What MotoGP Racing at Laguna Seca Would Look Like Without Electronic Rider Aids

07/20/2011 @ 12:47 pm, by Jensen Beeler13 COMMENTS

Back when men were men…yada yada yada, and all that. You know, the real interesting thing about watching this footage from 1985 is, well…how interesting the racing is to watch, even with the commentary being in Japanese. Front wheels several feet in the air on acceleration, plenty of rider-on-rider corner stuffing, and the only traction control coming from the rider’s right wrist.

Perhaps making this 26-year-old clip such a keeper is how cool racing at Seca used to be is the recurrent wheelies the riders are popping coming down the corkscrew. Jaws dropped when Valentino Rossi passed Casey Stoner on the inside of the most technical corner on the MotoGP track roster, but the MotoGP paddock would have collectively excreted a brick had he done it on one wheel. Now that’s racing. Thanks for the tip Trent!

Video: Garage Company by Michael Schmidt

04/11/2011 @ 7:03 am, by Jensen Beeler1 COMMENT

Here’s something to start your work week off on the right foot: a short film by Michael Schmidt that features Garage Company, a vintage motorcycle shop in Inglewood, California. Done as a promotion for the Born Free 3 gathering, Schmidt profiles shop owner Yoshi Kosaka, who started Garage Company back in 1987 as a way to store his ever-growing motorcycle collection.

With Yoshi working on his bikes in his shop, one thing lead to another, and what had been a hobby started becoming a business, and well…the rest is history (if you don’t already know it, the whole story is actually pretty neat, and you can read it on Garage Company’s site).

There’s a feel good vintage vibe to Schmidt’s vidoe, which seems to jive well with Yoshi’s down-to-earth classic motorcycle shop. Check out this great video after the jump, and get ready for some old-school motorcycle treats.

Photos: The Daytona 200 Thirty-Five Years Ago – When Bikes Were Bikes & Men Were Men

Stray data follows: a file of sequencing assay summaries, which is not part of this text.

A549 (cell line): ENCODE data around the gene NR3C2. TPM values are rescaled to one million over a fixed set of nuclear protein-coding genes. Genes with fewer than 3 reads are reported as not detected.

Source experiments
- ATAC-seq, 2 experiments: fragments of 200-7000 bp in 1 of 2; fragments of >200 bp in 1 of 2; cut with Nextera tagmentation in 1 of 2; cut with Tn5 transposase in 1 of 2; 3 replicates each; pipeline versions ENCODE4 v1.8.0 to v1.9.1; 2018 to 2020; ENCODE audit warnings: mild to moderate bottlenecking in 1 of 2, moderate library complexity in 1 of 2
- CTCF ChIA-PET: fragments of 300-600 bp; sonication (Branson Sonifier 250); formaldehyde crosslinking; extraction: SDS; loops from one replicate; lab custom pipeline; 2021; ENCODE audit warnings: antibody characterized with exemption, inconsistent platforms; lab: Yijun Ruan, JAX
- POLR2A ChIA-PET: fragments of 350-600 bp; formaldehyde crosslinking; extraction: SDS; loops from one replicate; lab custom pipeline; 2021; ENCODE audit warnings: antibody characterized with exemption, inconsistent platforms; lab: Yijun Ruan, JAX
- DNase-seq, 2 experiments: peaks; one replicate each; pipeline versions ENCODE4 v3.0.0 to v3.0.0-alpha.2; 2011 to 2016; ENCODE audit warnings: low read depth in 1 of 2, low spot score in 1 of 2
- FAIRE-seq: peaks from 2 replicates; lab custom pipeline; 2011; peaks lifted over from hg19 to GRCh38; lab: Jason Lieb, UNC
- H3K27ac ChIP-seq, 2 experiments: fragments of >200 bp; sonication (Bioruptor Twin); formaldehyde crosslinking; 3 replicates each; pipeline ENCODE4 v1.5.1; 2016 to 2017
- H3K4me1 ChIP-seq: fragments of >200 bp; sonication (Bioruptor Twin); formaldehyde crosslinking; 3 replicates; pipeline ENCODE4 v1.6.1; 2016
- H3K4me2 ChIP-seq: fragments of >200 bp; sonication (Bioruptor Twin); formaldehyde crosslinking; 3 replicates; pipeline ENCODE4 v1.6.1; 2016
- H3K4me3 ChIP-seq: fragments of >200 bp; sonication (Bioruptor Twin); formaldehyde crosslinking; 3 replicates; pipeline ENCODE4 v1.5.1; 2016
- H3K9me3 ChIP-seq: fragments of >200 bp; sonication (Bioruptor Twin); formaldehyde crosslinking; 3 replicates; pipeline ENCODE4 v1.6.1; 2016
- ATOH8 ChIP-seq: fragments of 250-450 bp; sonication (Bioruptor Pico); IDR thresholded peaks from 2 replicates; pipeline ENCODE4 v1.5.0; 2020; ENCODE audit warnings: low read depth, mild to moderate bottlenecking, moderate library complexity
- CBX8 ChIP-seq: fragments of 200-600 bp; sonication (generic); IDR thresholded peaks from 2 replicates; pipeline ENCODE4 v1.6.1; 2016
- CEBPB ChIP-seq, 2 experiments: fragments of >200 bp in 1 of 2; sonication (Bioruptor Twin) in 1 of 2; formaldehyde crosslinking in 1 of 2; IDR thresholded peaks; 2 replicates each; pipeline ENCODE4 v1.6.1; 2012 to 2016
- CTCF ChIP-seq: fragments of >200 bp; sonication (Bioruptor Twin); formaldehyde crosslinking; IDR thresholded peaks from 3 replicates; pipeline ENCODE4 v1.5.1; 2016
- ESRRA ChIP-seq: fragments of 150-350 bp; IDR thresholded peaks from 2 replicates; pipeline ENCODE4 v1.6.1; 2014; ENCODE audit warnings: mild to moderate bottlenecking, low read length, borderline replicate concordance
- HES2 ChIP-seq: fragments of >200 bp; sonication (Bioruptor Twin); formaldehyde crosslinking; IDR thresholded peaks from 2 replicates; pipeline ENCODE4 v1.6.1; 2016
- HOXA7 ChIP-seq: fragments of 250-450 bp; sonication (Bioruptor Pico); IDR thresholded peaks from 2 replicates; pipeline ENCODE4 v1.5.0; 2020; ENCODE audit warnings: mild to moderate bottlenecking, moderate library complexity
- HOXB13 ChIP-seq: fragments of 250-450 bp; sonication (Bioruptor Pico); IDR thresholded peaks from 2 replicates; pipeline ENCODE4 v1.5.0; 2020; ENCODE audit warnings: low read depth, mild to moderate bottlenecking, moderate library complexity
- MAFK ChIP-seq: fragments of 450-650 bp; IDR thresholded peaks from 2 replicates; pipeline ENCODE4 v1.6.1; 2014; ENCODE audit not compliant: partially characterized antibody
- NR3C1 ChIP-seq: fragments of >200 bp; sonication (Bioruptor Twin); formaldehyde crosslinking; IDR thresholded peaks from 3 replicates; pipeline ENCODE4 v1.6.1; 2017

03/13/2011 @ 8:16 pm, by Victoria Reid5 COMMENTS

Though it no longer quite stands as the international judge of motorcycle road racing that it once was, the Daytona 200 is still one of the last races where motorcycles require the spectacle of refueling and tire changes. Recent years have been marked by attempts at night racing and growing pains as DMG took over running the event and the AMA Pro Racing series. While many long for “the good ol’days,” these photographs from 35 years ago, at the 1976 Daytona 200, give one a sense of what once was, and might be again.

Video: Freddie Spencer Explains Motorcycle Racing

05/24/2010 @ 6:49 am, by Jensen Beeler5 COMMENTS

Mondays can be a little rough, especially if you were up at 5AM PST like we were to catch the MotoGP race on SPEED. If that’s the case for you as well, or if you’re just not a morning person, we’ve got just the thing to help you transition into a functioning human being this Monday morning. Grab a coffee from the office kitchenette, and get ready for 28 minutes of old-school motorcycle racing pontification from none other than Freddie Spencer.

Triumph Scrambler in Black & White

03/31/2010 @ 12:35 pm, by Jensen Beeler3 COMMENTS

Triumph has made a great name for itself with its modern take on vintage motorcycles, the “Bonnie” being our personal favorite. So what better way to promote the Triumph Scrambler than to take it out for a vintage style photo shoot using some black and white film? The result is 15 photos that could have been taken a weekend ago, or a generation ago. We especially enjoyed the obligatory cigarette in mouth while sliding shot. Check it out after the jump.

Lone Racer: The Wayne Gardner Documentary

03/06/2010 @ 5:14 pm, by Jensen Beeler3 COMMENTS

Back when men were men, and GP racing’s crowning event was contested on two-stroke 500cc machines, Wayne Gardner found himself carrying the factory Honda GP team on his NSR 500. This fantastic 1986 documentary, Lone Racer, follows Gardner one year before he won the 500GP Championship, and became the first Australian to win GP racing’s premiere racing class.

The film includes great behind the scenes footage of the Aussie, his fiancée, and his team. So grab a cold beverage, put your feet up, and get ready to spend the rest of your Saturday afternoon watching the 30 minutes of video in this three part series. Videos after the jump.